In the State of Texas, Bond or Bail Jumping is a serious criminal offense.
Running out on a bond carries civil consequences as well as criminal consequences. One example of a civil consequence associated with bond jumping is the loss of any collateral used to post the bond, and another being additional jail time.
Failure to Appear in criminal court is a serious situation which will likely result in the residing judge issuing a warrant for your arrest.
Police and Bounty Hunters Easily Find Bond Jumpers
Nowadays, police departments and sheriff’s offices use a number of methods to find offenders who have a warrant for their arrest. The most effective to way to find a person with a warrant issued for their arrest is via traffic related infractions.
With police drones and high tech license plate scanners being used more and more in Houston, avoiding the reach of Houston/Harris County area law enforcement can prove to be a challenge.
There is also the possibility that a licensed bondsman or bounty hunter may hunt you down.
Whether or not the criminal offense of jumping a bond is classified as a misdemeanor or a felony largely depends on the originating crime.
The Best Way To Handle A Bench Warrant
During my 20+ years of experience as a criminal defense attorney in Houston, I have found that the best way to handle bond jumping cases is before you are captured by law enforcement. Being a fugitive from justice who ends up being apprehended by law enforcement usually translates into far more harsh treatment than if you dealt with the court, and the judge issuing the warrant, before you get captured.
By working within the law, it gives me more leverage as your criminal defense lawyer to execute proven defenses, and strategies for bond jumping cases. Maybe we can even get the warrant lifted and the court date reset.
Regardless of the situation, Houston criminal defense attorney Jack B. Carroll is willing to discuss your case and let you know what you are up against.
On The Run? Call Me at 713-228-4607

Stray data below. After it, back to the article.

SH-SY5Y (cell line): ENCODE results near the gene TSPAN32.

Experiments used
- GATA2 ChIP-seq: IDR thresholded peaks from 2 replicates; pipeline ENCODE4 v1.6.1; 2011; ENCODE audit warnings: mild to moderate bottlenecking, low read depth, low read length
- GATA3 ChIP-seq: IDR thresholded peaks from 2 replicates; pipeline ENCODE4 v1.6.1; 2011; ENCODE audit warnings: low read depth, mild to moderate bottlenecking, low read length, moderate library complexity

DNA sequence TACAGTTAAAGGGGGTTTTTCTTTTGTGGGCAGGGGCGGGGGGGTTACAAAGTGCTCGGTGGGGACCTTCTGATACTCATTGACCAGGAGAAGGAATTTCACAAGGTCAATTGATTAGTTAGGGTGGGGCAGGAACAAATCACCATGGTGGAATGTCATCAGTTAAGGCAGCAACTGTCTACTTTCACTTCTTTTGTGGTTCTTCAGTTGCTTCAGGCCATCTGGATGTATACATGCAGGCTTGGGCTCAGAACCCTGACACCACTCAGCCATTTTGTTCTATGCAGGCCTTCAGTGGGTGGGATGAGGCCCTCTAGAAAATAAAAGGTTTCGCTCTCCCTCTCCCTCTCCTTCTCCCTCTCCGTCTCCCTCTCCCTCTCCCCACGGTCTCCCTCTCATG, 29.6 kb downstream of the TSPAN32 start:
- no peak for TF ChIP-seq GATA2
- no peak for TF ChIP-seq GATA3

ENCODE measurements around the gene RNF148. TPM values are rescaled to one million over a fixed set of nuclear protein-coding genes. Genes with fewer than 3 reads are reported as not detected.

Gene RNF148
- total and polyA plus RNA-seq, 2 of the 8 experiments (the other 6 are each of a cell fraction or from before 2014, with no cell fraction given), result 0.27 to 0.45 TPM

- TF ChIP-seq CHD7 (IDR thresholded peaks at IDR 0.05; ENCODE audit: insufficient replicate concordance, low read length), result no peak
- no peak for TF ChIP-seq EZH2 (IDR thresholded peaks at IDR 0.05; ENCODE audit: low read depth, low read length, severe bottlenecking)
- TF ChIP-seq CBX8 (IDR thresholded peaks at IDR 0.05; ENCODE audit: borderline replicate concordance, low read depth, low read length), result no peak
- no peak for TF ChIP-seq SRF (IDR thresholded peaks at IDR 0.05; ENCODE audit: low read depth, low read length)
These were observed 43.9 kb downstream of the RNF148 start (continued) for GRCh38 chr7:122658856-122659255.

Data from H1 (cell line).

If you’ve jumped bond or violated bond agreements in Houston, and need the advice of an experienced criminal defense attorney in Houston, Call Jack B. Carroll as soon as possible.
Board Certified Houston criminal lawyer Jack B. Carroll may be able to argue a valid reason as to why you missed court in the first place, possibly get you a 2nd chance, and have your bond reinstated.
About Bail, and Bond Amounts
In the State of Texas, courts enjoy the freedom of setting bail (with no standard limitations) as long as the bond amount isn’t abusive, excessive, or otherwise extreme. Three points taken into consideration when it comes to assigning a bail amount for a felony, or misdemeanor criminal offense would be the nature of the offense, the seriousness of the crime, and the affordability of the bail amount.
Most of the time, offenders aren’t forced to pay the full amount of the bond set by the courts. Usually, a licensed Texas Bail Bondsman will pay for the entire Bail Bond as long as you can pay 10% of the total bond amount.
For extremely high bond amounts, Houston’s Bail Bondsman will accept collateral like vehicles or property to cover the bond.
If the bondsman has trouble making contact with you or finding you, or otherwise thinks you have violated terms of the bond agreement, law in the State of Texas allows the bondsman to request an arrest warrant from the presiding judge. You may end up back in jail, and may lose any collateral put up for the bond.
Penalties for Failure to Appear in Court in Texas
Additional Class C Misdemeanor charges will apply if the original charge was a Class C with potential fines of up to $500.
Additional Class A Misdemeanor charges will apply if the original charge was a Class A or B misdemeanor which is also punishable by up to one year in a county jail.
Additional 3rd Degree Felony charges will apply if the original charge was a felony with potential added jail time of 2 to 10 years in a state prison.
Failure to appear in court may also prompt the presiding judge to order a forfeiture of the bond which means the bondsman would lose the money risked for your release from jail. If this happens, you know owe the bondsman.